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The American Pageant (12th Edition)
Chapter 34 – Page 785
785 “Direct relief from Washington to needy families helped pull the nation through the ghastly winter of 1933–1934.”
Bailey makes an impressive claim here that direct relief from the New Deal saved starving families. If true, that helps justify Bailey’s praise for FDR. But Bailey’s formulation is simplistic. He has money going to states, and states then using the money to give to “needy families.” As we have seen in the previous chapter, in the first phase of relief in 1932, which allocated $300 million, Illinois received more than New York, Texas, and California combined, and Massachusetts received no money at all. In part, that is because the politicians in Illinois lobbied for federal dollars more effectively than all the other states. Whoever had the most influence walked away with the most cash. That pattern continued under FDR.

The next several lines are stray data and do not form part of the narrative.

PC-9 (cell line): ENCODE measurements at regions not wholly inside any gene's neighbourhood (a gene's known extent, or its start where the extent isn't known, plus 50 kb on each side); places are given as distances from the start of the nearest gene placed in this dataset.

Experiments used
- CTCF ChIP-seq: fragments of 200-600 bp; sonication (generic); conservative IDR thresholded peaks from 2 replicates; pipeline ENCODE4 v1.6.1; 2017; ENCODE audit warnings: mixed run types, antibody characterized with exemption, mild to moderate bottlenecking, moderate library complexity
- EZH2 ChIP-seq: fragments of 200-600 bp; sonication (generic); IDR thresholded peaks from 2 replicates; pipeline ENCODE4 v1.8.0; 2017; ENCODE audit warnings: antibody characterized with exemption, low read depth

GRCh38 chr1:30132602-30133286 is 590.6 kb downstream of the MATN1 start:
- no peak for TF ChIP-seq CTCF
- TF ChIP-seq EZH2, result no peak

Professors Jim Couch and William Shughart (in their book The Political Economy of the New Deal) study New Deal relief in detail and conclude that poor states often had to contribute more state funding for their relief than did richer states. Tennessee, for example, had to contribute 33 percent of its total funding for relief, but richer Pennsylvania only had to supply 10 percent of its total funding. The key political point here is that the poorer states of the South were safe Democratic states. Pennsylvania, however, went for Hoover in 1932, and Roosevelt wanted to lure it into the Democrat fold in 1936. Think of the funding for relief this way—as a transfer of wealth away from states with little political influence into states with more political influence.
Joseph Ely, the former governor of Massachusetts and a Democrat, watched this new trend with dismay. “Whatever the justification for relief,” Ely said, “the fact remains that the way in which it has been used makes it the greatest political asset on the practical side of party politics ever held by any administration.”